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Synthetic & Generative AI

Diffusion Models

Models designed to generate realistic, high-resolution images of varying quality.

Diffusion Models are a class of generative models designed to generate realistic, high-resolution images of varying quality. They work by iteratively applying Gaussian noise to the original data in the forward diffusion process and then learning to recover the data by reversing the noising process. Post training, the diffusion model can generate data by passing randomly sampled noise through the learned denoising process. In addition to achieving advanced image quality, Diffusion Models offer several advantages, such as not requiring adversarial training, scalability and parallelizability.

Let's understand the diffusion process in detail:

Denoising diffusion modelling involves a two-step process:

  • Forward Diffusion Process: In this step, a Markov chain of diffusion steps is performed. Noise is systematically and randomly introduced to the original data gradually. The purpose is to simulate a diffusion process where noise is added over time, creating a sequence of data points.
  • Reverse Diffusion Process: The reverse diffusion process attempts to undo or reverse the effects of the forward diffusion. Its goal is to generate the original data from the noised or diffused version. By iteratively removing the added noise in a controlled manner, the reverse diffusion process aims to reconstruct the initial data, effectively restoring it to its original state.

Forward Diffusion Process

In the forward diffusion process, Gaussian noise is incrementally introduced to the input image x₀ over a sequence of T steps. The process begins by sampling a data point x₀ from the real data distribution q(x) (represented as x₀ ~ q(x)). Subsequently, Gaussian noise with a variance parameter βₜ is added to the previous latent variable xₜ₋₁, generating a new latent variable xₜ. This newly generated variable follows a distribution q(xₜ | xₜ₋₁), reflecting the conditional distribution of xₜ given xₜ₋₁. The gradual addition of noise over the T steps simulates the diffusion process, transforming the original input image into a sequence of progressively noised data points.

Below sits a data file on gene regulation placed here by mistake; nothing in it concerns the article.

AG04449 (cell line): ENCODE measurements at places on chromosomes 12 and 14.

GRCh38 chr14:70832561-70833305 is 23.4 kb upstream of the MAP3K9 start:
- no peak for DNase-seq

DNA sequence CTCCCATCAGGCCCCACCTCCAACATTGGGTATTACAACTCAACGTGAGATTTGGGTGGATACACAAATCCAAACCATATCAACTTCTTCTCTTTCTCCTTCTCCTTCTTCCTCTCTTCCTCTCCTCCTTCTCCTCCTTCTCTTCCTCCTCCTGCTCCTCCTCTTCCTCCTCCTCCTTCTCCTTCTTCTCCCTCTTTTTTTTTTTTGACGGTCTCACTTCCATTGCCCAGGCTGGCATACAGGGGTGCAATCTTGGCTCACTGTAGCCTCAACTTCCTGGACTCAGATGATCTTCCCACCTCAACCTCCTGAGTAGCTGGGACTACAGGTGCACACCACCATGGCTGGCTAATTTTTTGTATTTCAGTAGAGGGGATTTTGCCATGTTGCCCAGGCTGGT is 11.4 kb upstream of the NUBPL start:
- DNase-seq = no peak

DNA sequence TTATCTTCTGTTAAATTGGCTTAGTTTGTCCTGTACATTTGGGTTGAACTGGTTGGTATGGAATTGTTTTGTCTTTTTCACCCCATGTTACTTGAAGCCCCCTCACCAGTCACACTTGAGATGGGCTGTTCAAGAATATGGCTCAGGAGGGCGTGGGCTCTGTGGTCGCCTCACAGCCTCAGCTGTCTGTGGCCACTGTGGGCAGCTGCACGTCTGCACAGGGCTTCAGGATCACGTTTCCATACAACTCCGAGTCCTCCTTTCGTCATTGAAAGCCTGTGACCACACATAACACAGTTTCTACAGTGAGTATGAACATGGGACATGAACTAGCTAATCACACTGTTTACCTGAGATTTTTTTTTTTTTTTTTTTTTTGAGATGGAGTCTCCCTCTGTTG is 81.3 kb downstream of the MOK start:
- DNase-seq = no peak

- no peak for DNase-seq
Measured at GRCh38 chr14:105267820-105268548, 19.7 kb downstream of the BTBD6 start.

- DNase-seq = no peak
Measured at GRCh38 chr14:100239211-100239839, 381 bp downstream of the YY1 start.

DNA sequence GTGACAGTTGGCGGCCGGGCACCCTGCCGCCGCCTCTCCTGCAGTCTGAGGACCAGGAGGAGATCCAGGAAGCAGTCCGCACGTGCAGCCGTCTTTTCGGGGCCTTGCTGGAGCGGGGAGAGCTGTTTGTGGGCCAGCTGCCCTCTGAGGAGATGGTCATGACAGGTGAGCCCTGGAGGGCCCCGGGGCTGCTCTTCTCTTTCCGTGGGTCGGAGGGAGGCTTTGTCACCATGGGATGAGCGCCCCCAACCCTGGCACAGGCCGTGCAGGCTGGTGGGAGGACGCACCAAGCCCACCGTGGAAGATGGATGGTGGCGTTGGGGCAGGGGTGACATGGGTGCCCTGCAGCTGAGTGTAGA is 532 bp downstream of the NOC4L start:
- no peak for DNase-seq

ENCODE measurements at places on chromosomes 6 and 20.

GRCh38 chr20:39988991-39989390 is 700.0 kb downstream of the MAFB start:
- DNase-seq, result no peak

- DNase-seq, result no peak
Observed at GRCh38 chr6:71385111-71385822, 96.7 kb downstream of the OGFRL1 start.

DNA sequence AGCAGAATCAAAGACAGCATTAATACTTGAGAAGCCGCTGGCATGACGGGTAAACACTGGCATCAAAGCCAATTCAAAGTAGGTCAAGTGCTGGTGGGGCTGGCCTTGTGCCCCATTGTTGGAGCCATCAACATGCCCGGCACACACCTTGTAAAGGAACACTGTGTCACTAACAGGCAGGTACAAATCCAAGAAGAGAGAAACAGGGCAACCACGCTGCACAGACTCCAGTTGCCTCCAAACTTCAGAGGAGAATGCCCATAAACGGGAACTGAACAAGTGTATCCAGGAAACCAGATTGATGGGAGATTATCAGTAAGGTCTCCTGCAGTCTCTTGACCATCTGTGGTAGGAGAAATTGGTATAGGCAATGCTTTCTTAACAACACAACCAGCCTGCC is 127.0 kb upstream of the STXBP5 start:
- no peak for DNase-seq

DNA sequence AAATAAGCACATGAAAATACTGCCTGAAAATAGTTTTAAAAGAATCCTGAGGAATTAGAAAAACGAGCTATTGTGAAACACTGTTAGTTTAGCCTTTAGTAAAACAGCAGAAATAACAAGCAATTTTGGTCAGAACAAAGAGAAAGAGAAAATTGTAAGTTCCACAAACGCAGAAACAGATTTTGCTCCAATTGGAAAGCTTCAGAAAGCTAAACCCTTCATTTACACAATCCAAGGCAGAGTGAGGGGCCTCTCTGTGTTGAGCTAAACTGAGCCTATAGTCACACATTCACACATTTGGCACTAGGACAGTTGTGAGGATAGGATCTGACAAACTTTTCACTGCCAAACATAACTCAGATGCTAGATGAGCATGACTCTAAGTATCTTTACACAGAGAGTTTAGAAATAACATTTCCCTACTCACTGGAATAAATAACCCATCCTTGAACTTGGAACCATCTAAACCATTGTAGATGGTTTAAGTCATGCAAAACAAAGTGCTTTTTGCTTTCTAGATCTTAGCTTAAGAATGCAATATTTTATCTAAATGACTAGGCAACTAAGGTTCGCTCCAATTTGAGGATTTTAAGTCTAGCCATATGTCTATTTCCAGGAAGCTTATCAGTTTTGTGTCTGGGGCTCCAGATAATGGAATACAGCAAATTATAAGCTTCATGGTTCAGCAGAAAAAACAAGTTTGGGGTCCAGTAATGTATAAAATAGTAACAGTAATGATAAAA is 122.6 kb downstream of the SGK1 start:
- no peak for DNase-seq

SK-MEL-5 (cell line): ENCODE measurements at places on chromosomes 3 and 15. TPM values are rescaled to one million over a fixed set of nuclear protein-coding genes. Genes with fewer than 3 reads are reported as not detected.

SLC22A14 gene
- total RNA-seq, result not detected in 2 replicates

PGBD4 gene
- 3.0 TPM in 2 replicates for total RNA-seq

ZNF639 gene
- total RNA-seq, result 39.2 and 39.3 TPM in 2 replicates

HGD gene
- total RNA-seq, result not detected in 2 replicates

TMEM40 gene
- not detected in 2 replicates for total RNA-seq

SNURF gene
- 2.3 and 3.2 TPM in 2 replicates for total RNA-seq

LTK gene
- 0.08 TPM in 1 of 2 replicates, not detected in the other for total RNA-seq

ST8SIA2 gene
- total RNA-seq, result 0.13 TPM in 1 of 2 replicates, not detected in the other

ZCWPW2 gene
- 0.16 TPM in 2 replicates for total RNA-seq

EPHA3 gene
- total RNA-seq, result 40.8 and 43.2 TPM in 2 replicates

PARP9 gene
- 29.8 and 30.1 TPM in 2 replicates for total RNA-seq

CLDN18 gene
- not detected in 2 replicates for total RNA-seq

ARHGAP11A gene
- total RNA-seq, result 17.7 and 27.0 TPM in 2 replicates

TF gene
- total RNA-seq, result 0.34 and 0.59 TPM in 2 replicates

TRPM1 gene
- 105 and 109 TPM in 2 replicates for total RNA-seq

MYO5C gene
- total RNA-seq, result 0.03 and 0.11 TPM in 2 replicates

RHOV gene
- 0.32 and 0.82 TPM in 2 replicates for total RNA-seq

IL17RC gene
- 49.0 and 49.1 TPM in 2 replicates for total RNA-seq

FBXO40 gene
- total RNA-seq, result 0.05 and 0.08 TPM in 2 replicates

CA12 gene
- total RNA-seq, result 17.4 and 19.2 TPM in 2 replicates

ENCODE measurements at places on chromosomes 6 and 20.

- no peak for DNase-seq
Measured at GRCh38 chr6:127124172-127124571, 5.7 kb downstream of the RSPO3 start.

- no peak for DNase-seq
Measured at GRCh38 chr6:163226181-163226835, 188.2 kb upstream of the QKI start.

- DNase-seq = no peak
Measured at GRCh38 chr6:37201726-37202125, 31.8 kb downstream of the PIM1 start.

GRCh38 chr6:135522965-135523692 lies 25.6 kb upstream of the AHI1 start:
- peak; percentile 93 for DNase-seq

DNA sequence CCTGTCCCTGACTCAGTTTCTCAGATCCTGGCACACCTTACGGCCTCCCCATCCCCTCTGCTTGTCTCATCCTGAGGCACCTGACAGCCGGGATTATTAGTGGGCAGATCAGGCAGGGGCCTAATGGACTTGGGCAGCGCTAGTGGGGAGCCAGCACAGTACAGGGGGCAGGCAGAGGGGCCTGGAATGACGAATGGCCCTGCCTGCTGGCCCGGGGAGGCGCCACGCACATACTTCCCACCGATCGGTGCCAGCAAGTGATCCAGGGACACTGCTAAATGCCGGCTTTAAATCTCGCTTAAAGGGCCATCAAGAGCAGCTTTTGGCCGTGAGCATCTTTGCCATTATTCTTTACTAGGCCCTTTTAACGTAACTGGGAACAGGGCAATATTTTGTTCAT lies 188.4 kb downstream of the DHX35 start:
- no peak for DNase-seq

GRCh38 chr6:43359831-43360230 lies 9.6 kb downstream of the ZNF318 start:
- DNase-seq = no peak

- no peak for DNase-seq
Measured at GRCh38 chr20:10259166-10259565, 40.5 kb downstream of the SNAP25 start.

Where, q(xₜ​​∣xₜ₋₁​) is defined by the mean μ as:

And ∑ as ∑ₜ​=βₜ​I, where I is the identity matrix, and Σ will always be a diagonal matrix of variances. As the number of steps T approaches infinity, xₜ converges to an isotropic Gaussian distribution.

Reparameterization trick

The reparameterization trick is employed to address the computational challenge associated with sampling from q(xₜ | xₜ₋₁) and calculating xₜ, especially when dealing with a substantial number of steps. This trick provides a workaround, enabling us to sample xₜ efficiently at any given time step from the distribution. Instead of directly sampling xₜ, the reparameterization trick involves expressing the sampling operation in a way that separates the randomness from the parameters, making it amenable to straightforward and efficient sampling

Know more about the reparameterization trick here.

Reverse Diffusion Process

The reverse diffusion process involves training a neural network to reconstruct the original data by undoing the noise introduced during the forward pass. Estimating q(xₜ₋₁|xₜ) is challenging, since it can require the entire dataset. To overcome this, a parameterized model represented as p_θ (Neural Network) is employed to learn the relevant parameters. When βₜ is sufficiently small, the distribution approximates a Gaussian, simplifying the process by parameterizing only the mean and variance. This allows the neural network to effectively learn how to reverse the noise-induced changes and recover the original data.


The neural network is trained to predict the mean and variance for each time step. Here μ_θ(xₜ,t) is the mean, and ∑_θ(xₜ,t) is the covariance matrix.

In addition to achieving advanced image quality, Diffusion Models offer several advantages, such as not requiring adversarial training, scalability and parallelizability. The generated samples can then be used for various applications, like data augmentation, simulation, and generating creative content.

Some popular diffusion models include GLIDE, DALL.E-3 developed by OpenAI, Imagen created by Google, and Stable Diffusion.


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